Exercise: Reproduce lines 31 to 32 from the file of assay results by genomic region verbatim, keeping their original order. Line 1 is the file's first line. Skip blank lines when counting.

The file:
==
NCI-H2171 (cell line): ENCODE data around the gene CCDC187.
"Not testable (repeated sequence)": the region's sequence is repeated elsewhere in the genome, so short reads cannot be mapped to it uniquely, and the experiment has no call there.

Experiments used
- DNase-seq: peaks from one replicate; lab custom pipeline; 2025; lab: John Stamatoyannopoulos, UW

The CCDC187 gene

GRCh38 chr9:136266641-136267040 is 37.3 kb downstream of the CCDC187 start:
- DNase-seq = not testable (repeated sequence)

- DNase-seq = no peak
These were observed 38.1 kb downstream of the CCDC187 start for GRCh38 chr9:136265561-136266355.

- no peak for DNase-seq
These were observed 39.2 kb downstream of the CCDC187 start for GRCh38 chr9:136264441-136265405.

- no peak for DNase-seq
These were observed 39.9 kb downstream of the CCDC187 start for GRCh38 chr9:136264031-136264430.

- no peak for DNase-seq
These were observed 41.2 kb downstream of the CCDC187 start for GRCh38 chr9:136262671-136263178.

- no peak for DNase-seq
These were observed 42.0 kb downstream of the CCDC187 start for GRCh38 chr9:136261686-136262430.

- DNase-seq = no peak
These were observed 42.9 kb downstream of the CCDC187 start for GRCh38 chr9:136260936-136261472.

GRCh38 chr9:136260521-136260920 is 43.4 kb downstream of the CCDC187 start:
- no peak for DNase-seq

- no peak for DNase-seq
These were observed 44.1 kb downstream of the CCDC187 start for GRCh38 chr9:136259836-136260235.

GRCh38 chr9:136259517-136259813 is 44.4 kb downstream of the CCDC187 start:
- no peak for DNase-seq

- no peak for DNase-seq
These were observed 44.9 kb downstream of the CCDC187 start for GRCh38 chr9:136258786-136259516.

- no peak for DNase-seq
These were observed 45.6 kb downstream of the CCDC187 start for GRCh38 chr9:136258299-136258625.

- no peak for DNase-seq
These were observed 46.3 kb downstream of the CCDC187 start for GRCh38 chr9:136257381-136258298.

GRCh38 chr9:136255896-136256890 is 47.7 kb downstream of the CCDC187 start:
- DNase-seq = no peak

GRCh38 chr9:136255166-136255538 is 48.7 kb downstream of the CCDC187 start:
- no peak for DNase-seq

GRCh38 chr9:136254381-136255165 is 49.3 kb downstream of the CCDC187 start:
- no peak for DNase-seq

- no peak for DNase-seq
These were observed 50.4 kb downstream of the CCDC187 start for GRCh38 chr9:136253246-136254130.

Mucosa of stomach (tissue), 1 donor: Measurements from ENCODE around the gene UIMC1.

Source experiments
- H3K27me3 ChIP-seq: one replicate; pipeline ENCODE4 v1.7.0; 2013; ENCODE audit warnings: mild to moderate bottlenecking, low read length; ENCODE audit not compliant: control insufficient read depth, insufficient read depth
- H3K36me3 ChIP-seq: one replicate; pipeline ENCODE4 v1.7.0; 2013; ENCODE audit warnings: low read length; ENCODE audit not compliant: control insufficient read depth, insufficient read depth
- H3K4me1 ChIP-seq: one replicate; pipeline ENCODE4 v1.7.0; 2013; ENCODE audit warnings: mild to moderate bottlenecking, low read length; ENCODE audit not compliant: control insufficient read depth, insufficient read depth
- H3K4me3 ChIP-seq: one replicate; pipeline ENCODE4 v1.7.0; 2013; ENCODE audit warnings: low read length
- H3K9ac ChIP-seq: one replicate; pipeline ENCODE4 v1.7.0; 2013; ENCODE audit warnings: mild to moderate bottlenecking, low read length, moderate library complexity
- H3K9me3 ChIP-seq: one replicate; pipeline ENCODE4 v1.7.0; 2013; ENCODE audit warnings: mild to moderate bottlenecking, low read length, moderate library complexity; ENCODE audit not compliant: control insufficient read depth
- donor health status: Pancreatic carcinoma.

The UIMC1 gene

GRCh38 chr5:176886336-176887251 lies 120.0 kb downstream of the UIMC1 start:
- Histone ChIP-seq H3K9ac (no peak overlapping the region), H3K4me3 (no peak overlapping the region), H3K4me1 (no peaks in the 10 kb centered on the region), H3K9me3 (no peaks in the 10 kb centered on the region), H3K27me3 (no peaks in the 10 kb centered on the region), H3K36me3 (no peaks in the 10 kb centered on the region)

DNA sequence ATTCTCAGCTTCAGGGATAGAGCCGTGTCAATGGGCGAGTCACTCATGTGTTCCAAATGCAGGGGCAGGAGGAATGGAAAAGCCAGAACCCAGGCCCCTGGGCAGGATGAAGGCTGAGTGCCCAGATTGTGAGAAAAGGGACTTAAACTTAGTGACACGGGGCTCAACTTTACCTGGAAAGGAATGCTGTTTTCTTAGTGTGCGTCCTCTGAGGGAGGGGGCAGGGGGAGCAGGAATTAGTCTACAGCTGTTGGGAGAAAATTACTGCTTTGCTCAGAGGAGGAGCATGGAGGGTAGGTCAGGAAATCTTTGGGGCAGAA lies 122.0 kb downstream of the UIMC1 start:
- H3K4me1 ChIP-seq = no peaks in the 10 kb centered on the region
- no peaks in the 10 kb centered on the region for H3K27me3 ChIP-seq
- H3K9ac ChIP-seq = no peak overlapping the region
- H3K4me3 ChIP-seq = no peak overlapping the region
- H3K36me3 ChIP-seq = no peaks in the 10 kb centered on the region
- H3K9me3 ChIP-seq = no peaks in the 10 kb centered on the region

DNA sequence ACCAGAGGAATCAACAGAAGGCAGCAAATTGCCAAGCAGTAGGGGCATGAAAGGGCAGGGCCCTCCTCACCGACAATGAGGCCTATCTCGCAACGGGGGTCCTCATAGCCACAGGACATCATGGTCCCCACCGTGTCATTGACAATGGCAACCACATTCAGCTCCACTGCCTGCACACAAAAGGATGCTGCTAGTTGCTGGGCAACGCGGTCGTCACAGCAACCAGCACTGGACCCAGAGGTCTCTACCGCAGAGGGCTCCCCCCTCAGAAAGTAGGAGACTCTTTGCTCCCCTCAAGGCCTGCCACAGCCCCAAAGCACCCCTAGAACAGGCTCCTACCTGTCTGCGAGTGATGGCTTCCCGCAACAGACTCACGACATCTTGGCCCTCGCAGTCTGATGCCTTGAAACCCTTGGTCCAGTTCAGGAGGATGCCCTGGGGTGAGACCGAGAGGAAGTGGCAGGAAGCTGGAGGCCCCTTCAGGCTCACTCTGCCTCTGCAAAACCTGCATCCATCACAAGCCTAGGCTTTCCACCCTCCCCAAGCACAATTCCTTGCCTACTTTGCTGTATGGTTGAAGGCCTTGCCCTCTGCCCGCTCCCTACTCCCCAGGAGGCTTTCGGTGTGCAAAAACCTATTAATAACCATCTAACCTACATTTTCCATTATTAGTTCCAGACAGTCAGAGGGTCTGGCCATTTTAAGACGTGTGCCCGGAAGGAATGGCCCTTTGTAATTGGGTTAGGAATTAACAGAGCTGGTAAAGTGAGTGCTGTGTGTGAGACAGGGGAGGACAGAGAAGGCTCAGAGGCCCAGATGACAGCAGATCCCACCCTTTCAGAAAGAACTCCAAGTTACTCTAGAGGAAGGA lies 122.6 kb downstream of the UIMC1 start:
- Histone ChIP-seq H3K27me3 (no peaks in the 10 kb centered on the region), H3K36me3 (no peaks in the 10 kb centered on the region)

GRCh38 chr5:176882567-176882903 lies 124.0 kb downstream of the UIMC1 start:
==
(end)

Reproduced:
These were observed 46.3 kb downstream of the CCDC187 start for GRCh38 chr9:136257381-136258298.

GRCh38 chr9:136255896-136256890 is 47.7 kb downstream of the CCDC187 start: